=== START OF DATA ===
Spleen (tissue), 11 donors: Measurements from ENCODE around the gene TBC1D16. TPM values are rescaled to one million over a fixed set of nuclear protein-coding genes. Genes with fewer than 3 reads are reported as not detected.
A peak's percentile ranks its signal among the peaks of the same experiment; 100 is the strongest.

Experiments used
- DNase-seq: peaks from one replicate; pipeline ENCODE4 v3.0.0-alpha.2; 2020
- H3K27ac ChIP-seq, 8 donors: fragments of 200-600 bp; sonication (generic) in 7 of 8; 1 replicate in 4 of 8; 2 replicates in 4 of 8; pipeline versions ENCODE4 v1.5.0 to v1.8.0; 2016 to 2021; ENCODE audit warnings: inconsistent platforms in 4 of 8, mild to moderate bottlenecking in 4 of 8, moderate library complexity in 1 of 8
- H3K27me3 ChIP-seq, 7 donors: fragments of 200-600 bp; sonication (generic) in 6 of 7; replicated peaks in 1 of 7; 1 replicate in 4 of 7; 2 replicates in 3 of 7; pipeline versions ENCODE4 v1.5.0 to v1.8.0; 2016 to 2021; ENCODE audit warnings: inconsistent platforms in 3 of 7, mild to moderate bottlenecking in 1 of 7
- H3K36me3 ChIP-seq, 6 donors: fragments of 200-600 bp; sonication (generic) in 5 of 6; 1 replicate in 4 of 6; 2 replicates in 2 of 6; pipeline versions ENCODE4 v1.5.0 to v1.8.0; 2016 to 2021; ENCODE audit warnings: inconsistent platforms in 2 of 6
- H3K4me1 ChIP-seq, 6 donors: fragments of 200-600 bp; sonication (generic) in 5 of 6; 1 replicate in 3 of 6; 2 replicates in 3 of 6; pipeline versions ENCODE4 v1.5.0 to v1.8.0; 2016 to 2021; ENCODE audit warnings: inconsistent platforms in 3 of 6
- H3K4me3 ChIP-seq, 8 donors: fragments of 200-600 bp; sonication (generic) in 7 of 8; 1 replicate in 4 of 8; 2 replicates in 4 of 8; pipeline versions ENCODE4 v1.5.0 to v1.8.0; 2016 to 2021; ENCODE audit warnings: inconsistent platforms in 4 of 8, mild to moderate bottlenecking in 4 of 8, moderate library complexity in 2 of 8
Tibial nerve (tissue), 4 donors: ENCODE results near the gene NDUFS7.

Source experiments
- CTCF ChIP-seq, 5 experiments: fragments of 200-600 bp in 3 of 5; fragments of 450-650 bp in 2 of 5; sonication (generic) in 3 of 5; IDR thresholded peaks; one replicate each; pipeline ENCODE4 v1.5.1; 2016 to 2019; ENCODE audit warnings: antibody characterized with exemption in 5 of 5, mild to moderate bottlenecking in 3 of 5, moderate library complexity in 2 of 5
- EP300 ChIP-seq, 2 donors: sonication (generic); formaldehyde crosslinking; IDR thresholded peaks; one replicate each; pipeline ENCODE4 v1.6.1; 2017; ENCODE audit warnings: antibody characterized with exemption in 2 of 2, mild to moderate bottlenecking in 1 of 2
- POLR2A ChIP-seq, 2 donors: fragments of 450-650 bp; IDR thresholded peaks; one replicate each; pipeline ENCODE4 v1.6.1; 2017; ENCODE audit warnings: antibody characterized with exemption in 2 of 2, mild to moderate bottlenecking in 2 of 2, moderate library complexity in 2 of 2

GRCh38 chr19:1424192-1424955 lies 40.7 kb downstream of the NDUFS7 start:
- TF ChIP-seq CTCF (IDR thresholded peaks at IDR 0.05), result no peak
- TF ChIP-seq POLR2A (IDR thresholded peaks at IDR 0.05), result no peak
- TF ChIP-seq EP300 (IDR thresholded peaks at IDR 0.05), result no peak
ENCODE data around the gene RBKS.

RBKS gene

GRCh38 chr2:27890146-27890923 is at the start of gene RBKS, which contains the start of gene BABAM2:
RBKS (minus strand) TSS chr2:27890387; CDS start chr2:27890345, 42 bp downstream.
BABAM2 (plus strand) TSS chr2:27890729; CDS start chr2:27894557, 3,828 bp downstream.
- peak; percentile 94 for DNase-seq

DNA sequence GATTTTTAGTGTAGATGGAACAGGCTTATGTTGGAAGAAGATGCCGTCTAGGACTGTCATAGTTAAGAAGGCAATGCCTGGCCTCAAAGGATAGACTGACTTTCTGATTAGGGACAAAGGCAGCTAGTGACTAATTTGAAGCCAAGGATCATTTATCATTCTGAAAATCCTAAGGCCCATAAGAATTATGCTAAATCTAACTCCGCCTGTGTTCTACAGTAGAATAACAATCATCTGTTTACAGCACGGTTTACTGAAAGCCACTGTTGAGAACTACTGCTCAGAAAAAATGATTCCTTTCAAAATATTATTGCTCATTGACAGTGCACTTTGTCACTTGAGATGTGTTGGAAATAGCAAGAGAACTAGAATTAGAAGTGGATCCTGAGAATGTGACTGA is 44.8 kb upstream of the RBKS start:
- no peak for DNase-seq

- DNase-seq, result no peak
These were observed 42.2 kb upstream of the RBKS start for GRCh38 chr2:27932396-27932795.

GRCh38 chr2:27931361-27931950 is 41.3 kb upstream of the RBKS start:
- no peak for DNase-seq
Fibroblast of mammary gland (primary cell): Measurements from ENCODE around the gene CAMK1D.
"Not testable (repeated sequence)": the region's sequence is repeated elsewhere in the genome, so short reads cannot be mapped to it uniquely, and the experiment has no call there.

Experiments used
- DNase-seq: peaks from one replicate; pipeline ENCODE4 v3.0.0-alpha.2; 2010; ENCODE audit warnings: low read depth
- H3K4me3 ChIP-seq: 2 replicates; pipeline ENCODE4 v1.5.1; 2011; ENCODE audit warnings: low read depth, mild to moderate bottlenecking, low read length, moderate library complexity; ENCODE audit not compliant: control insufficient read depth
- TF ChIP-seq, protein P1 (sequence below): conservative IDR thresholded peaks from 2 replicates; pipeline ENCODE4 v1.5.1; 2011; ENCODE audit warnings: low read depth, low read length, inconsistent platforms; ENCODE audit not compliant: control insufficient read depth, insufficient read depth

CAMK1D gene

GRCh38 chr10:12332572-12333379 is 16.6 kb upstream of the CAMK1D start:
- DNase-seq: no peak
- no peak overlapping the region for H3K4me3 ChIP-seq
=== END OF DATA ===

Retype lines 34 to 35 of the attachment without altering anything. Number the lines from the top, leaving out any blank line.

- DNase-seq: peaks from one replicate; pipeline ENCODE4 v3.0.0-alpha.2; 2010; ENCODE audit warnings: low read depth
- H3K4me3 ChIP-seq: 2 replicates; pipeline ENCODE4 v1.5.1; 2011; ENCODE audit warnings: low read depth, mild to moderate bottlenecking, low read length, moderate library complexity; ENCODE audit not compliant: control insufficient read depth